Address by President Nelson Mandela on receiving an honorary doctorate from the University of South Australia at a graduation ceremony at Fort Hare University

23 April 1998

Distinguished Members of the two participating universities;
Distinguished Guests;
Ladies and Gentlemen,

A central function of universities is to innovate, and I can testify to the inventiveness of these institutions when it comes to awarding honorary doctorates!

On one occasion in the United Kingdom eight universities came together to award as many honorary doctorates at one ceremony held in a garden.

Here today continents combine and come together as the University of South Australia temporarily migrates to the lovely hamlet of Alice to award an honorary doctorate.

I greatly appreciate the gesture which the University of South Australia has made in having its senior officers travel so far to confer this award at the University of Fort Hare, where I began my university studies.

I am also gratified to know that this long journey is undertaken within a broader framework of co-operation between the two institutions, dating from 1995.

That is important because it means that this award, which I know is a tribute not to me personally but to the people of South Africa as a whole, is thereby associated with a practical bond between our people and the people of Australia.

We greatly value this joint effort to develop distance learning programmes to upgrade the qualifications of South African teachers, especially in science and technology, mathematics and language instruction.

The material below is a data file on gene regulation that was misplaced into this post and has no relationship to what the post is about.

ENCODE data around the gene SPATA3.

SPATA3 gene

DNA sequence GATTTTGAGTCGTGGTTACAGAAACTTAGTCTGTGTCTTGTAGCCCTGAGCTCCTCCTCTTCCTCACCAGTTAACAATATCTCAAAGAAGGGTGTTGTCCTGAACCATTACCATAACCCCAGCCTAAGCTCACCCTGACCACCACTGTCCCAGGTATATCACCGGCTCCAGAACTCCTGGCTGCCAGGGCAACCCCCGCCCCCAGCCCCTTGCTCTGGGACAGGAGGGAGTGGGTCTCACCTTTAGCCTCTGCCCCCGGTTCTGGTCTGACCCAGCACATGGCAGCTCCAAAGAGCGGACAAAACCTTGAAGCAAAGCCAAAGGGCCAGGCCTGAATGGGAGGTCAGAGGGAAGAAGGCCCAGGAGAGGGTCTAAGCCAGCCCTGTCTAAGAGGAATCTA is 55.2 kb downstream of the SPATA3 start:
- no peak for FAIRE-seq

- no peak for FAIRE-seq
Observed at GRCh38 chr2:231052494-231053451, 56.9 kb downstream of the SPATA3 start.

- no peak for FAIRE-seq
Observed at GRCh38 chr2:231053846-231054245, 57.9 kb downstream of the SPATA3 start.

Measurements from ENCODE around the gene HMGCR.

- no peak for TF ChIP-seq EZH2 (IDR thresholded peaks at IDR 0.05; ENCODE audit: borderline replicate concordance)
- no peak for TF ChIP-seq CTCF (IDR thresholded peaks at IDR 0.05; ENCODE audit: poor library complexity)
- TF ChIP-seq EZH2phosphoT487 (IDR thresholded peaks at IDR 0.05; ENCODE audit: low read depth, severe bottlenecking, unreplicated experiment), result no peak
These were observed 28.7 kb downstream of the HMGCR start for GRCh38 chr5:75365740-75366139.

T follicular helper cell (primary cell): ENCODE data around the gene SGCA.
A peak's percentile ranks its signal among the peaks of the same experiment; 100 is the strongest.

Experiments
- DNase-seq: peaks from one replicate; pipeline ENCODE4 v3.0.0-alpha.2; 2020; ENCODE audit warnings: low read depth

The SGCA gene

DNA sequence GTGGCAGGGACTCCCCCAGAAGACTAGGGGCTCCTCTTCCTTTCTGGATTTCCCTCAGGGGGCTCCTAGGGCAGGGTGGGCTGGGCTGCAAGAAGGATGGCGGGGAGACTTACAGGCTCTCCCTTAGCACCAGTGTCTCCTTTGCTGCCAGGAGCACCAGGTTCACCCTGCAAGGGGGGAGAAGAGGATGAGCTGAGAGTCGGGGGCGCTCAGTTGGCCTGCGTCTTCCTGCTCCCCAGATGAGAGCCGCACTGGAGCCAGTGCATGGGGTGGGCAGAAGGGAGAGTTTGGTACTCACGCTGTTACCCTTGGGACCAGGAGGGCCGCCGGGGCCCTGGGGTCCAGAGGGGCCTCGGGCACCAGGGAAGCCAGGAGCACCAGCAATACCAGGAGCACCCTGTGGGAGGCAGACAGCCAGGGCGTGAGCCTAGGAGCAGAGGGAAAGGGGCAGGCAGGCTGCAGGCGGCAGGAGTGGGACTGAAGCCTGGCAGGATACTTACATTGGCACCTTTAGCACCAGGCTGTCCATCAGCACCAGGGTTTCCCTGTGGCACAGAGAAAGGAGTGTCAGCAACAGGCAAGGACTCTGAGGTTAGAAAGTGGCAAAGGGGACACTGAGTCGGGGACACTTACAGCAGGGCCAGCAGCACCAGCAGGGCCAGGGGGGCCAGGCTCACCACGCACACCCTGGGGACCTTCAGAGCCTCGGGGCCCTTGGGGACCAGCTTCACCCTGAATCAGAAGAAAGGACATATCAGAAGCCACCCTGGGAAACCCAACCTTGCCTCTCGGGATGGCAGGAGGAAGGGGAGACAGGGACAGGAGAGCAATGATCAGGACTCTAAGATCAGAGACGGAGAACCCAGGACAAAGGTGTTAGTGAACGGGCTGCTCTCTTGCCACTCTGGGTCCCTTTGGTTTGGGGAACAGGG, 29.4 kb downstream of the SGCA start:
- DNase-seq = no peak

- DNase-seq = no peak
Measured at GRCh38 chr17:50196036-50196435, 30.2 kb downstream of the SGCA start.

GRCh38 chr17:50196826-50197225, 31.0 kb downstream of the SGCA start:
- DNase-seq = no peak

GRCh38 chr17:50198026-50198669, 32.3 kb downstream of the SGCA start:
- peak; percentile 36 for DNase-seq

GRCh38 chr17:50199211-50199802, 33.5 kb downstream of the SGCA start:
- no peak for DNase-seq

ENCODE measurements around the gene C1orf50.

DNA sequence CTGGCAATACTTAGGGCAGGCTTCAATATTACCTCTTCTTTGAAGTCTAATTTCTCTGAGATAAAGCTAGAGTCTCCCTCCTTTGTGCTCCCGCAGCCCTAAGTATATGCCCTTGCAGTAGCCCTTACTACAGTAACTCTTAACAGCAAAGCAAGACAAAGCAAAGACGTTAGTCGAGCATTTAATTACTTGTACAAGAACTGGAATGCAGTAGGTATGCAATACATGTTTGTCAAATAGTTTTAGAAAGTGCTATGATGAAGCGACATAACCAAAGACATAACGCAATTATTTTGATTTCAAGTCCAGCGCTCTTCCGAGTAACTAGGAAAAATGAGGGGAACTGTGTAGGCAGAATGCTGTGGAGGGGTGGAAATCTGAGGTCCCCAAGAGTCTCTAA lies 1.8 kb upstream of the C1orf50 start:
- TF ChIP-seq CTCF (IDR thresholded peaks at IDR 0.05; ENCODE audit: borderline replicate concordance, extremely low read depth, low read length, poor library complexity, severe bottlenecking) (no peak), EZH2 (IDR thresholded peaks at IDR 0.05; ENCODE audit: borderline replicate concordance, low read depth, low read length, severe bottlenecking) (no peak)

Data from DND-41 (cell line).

If the world has become a global village, we see here the best of that new form of proximity, in international contact and co-operation to meet the needs of local communities.

Through this interaction and linkage the two universities can only draw mutual benefit, each enriching the other with its specific experience and insights. And we know that the South African educational community is crucially served by this co-operative project.

The South African university system, like most other sets of institutions in our changing society, grapples with the redefining of roles and functions. Our nation's learned, the ranks of which people like myself can join only through the kindness of honorary awards, will most surely deal adequately with these questions.

They do not need the prescripts of a state president. I am of the view, though that the more rurally based universities, in particular, could do well to seek their niche in responding to clearly defined regional developmental needs.

The association between the University of South Australia and the University of Fort Hare addresses itself exactly to such local needs.

Our government has passed the enabling legislation to transform our educational system. It has introduced innovative new curricular reform.

But we are keenly aware that successful implementation of these initiatives depends on a skilled and dedicated teaching service. This critical phase of implementation requires teacher re-education. And that, as we understand it, is what this project sets out to do.

Our concern as a government turns increasingly towards the quality of service we deliver. We are busy broadening access to services; and now we need also to insistently enquire whether we are providing services that are appropriate and of an appropriate quality. We must build the human resource capacity to render such quality service.